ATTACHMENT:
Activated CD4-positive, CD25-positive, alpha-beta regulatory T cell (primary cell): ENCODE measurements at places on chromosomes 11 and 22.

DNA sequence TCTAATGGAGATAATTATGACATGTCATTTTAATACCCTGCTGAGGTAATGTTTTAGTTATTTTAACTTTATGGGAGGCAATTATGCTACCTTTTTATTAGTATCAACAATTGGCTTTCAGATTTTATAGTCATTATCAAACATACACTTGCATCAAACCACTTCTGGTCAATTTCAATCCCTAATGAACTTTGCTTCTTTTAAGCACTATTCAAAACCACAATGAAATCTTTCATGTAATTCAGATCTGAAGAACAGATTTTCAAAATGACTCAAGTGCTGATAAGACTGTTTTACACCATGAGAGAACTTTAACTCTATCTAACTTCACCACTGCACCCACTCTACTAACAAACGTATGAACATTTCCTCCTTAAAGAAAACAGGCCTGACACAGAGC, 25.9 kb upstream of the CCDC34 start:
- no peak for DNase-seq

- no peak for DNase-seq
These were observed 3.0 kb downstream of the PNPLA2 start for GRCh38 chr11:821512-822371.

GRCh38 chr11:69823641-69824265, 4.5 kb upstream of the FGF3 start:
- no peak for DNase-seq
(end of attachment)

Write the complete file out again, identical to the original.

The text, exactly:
Activated CD4-positive, CD25-positive, alpha-beta regulatory T cell (primary cell): ENCODE measurements at places on chromosomes 11 and 22.

DNA sequence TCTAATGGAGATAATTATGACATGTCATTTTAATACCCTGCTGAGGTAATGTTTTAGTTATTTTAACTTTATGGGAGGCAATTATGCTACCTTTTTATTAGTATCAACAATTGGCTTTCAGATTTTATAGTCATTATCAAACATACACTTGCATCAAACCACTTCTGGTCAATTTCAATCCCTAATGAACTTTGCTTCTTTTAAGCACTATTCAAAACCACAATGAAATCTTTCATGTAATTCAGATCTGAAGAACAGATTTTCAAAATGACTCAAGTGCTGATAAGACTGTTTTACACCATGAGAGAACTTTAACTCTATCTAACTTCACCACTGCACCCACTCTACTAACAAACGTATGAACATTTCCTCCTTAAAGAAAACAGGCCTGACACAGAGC, 25.9 kb upstream of the CCDC34 start:
- no peak for DNase-seq

- no peak for DNase-seq
These were observed 3.0 kb downstream of the PNPLA2 start for GRCh38 chr11:821512-822371.

GRCh38 chr11:69823641-69824265, 4.5 kb upstream of the FGF3 start:
- no peak for DNase-seq